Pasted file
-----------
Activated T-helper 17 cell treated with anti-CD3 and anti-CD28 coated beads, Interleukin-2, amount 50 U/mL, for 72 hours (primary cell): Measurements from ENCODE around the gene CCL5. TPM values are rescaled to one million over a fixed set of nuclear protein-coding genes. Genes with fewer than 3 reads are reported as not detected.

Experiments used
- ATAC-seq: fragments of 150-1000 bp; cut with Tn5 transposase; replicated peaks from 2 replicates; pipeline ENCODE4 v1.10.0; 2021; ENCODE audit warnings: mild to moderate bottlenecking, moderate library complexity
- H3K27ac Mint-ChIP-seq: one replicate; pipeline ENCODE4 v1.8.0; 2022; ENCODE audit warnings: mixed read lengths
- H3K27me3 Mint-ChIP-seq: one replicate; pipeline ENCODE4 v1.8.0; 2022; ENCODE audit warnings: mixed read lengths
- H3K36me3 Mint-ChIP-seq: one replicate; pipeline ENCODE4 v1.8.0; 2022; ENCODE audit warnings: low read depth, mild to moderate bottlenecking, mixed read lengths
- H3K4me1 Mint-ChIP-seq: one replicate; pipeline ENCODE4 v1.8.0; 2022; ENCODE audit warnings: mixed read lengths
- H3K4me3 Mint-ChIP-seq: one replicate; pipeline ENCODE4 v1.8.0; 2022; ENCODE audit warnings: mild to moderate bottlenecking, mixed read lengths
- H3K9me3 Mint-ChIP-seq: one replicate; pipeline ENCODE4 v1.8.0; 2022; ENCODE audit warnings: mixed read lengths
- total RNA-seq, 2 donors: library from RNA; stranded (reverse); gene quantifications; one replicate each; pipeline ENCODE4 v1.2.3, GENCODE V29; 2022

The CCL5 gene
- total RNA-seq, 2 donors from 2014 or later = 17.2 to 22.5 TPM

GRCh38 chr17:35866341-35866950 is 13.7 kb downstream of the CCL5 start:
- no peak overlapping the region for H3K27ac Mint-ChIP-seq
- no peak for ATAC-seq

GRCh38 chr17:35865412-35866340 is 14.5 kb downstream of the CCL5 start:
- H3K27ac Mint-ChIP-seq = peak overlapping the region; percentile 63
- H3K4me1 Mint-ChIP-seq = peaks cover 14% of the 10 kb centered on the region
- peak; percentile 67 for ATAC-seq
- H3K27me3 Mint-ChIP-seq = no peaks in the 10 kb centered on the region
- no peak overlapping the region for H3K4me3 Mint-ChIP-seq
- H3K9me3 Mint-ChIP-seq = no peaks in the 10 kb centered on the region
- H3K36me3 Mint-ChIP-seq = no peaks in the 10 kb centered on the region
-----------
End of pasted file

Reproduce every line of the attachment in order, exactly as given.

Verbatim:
Activated T-helper 17 cell treated with anti-CD3 and anti-CD28 coated beads, Interleukin-2, amount 50 U/mL, for 72 hours (primary cell): Measurements from ENCODE around the gene CCL5. TPM values are rescaled to one million over a fixed set of nuclear protein-coding genes. Genes with fewer than 3 reads are reported as not detected.

Experiments used
- ATAC-seq: fragments of 150-1000 bp; cut with Tn5 transposase; replicated peaks from 2 replicates; pipeline ENCODE4 v1.10.0; 2021; ENCODE audit warnings: mild to moderate bottlenecking, moderate library complexity
- H3K27ac Mint-ChIP-seq: one replicate; pipeline ENCODE4 v1.8.0; 2022; ENCODE audit warnings: mixed read lengths
- H3K27me3 Mint-ChIP-seq: one replicate; pipeline ENCODE4 v1.8.0; 2022; ENCODE audit warnings: mixed read lengths
- H3K36me3 Mint-ChIP-seq: one replicate; pipeline ENCODE4 v1.8.0; 2022; ENCODE audit warnings: low read depth, mild to moderate bottlenecking, mixed read lengths
- H3K4me1 Mint-ChIP-seq: one replicate; pipeline ENCODE4 v1.8.0; 2022; ENCODE audit warnings: mixed read lengths
- H3K4me3 Mint-ChIP-seq: one replicate; pipeline ENCODE4 v1.8.0; 2022; ENCODE audit warnings: mild to moderate bottlenecking, mixed read lengths
- H3K9me3 Mint-ChIP-seq: one replicate; pipeline ENCODE4 v1.8.0; 2022; ENCODE audit warnings: mixed read lengths
- total RNA-seq, 2 donors: library from RNA; stranded (reverse); gene quantifications; one replicate each; pipeline ENCODE4 v1.2.3, GENCODE V29; 2022

The CCL5 gene
- total RNA-seq, 2 donors from 2014 or later = 17.2 to 22.5 TPM

GRCh38 chr17:35866341-35866950 is 13.7 kb downstream of the CCL5 start:
- no peak overlapping the region for H3K27ac Mint-ChIP-seq
- no peak for ATAC-seq

GRCh38 chr17:35865412-35866340 is 14.5 kb downstream of the CCL5 start:
- H3K27ac Mint-ChIP-seq = peak overlapping the region; percentile 63
- H3K4me1 Mint-ChIP-seq = peaks cover 14% of the 10 kb centered on the region
- peak; percentile 67 for ATAC-seq
- H3K27me3 Mint-ChIP-seq = no peaks in the 10 kb centered on the region
- no peak overlapping the region for H3K4me3 Mint-ChIP-seq
- H3K9me3 Mint-ChIP-seq = no peaks in the 10 kb centered on the region
- H3K36me3 Mint-ChIP-seq = no peaks in the 10 kb centered on the region